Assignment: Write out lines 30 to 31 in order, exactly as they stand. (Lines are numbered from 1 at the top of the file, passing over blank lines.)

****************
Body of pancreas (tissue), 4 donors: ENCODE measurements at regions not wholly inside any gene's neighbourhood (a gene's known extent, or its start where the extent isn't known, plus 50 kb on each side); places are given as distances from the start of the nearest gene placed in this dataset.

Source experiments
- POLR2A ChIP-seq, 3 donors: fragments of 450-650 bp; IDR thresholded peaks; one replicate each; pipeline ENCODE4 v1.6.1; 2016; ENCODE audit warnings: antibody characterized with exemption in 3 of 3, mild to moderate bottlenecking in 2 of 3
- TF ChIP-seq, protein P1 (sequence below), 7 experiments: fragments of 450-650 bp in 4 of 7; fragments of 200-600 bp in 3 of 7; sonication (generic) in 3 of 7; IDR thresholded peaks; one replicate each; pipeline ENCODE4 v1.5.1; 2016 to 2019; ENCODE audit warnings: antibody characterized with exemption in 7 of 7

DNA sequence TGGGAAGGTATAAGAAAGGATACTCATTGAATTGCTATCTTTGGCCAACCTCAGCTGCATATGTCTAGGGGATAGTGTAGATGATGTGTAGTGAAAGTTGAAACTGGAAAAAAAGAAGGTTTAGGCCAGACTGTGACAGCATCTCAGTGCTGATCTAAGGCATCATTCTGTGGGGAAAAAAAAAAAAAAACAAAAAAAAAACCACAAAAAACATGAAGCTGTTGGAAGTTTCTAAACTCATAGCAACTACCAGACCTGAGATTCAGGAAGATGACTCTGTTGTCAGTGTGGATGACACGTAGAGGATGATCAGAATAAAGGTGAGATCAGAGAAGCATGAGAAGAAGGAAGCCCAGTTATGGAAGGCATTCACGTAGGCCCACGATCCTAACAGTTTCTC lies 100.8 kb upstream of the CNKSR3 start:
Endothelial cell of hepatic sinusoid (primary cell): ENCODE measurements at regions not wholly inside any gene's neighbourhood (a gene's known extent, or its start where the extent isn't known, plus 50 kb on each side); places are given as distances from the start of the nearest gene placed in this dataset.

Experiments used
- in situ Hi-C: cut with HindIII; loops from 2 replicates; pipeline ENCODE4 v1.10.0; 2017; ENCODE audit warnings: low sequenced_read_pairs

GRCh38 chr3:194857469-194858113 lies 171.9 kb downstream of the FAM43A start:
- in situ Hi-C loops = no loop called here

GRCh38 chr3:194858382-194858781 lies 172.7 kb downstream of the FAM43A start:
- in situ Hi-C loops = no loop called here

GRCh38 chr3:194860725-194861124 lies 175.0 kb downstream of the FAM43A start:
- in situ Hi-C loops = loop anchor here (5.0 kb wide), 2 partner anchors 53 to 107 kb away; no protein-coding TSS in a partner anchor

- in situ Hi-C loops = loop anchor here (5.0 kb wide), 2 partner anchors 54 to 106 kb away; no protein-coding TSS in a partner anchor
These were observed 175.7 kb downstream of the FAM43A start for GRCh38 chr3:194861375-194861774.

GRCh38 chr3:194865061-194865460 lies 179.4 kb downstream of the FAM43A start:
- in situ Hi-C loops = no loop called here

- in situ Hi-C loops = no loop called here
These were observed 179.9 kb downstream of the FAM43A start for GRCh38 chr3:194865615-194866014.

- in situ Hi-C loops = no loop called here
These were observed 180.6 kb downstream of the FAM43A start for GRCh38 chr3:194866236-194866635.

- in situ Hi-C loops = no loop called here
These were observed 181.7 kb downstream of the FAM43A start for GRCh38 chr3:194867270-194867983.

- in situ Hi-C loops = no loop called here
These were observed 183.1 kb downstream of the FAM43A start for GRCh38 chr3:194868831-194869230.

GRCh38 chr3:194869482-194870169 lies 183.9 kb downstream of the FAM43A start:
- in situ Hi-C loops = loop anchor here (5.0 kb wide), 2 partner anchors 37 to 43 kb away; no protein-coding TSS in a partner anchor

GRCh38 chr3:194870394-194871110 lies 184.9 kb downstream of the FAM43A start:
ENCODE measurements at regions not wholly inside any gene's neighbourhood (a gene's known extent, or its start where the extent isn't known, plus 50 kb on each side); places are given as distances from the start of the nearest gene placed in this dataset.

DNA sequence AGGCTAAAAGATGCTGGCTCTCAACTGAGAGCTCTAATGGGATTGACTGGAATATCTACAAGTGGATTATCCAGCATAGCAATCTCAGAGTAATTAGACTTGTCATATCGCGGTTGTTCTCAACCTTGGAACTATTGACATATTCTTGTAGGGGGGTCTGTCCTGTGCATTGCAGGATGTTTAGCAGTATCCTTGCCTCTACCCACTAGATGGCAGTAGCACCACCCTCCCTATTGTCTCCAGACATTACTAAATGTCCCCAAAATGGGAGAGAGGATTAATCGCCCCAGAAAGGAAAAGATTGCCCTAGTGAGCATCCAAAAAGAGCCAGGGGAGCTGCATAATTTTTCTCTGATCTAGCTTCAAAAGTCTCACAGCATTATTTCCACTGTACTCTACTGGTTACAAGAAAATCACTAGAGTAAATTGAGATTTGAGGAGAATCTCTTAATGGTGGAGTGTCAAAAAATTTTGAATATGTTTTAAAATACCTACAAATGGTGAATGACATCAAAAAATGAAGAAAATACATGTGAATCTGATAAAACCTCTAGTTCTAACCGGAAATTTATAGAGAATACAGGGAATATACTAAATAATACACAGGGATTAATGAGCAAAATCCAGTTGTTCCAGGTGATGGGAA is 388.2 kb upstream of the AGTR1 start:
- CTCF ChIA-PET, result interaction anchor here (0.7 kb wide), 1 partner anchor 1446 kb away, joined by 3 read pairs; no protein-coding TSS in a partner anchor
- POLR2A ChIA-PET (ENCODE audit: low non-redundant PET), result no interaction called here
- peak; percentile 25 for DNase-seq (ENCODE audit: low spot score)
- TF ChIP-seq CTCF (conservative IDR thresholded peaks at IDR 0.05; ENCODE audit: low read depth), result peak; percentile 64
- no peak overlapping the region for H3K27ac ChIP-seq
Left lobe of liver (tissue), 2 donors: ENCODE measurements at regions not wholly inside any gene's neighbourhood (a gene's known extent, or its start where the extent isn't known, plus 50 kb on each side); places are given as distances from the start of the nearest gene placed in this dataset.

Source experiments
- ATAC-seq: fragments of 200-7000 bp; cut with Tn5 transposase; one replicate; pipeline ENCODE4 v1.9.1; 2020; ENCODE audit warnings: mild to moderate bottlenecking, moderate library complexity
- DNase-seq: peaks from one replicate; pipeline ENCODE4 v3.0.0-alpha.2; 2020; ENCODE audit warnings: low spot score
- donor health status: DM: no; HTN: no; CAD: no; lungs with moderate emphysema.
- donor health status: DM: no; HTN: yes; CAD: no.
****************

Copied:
ENCODE measurements at regions not wholly inside any gene's neighbourhood (a gene's known extent, or its start where the extent isn't known, plus 50 kb on each side); places are given as distances from the start of the nearest gene placed in this dataset.

DNA sequence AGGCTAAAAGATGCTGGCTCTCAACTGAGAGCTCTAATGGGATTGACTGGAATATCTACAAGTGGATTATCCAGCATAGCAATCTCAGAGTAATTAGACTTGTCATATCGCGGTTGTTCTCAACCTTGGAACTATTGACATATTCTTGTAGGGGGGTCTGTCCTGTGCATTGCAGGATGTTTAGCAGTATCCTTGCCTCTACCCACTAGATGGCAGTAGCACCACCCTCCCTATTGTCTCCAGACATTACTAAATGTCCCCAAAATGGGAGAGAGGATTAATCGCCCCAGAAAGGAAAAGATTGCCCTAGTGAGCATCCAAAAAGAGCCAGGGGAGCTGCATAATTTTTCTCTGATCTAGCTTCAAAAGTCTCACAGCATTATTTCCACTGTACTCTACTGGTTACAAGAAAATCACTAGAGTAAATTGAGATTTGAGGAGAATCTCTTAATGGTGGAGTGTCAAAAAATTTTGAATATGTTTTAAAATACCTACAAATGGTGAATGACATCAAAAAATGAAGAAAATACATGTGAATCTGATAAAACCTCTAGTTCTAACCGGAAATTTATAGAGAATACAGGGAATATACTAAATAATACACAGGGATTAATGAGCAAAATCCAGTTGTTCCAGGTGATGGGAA is 388.2 kb upstream of the AGTR1 start: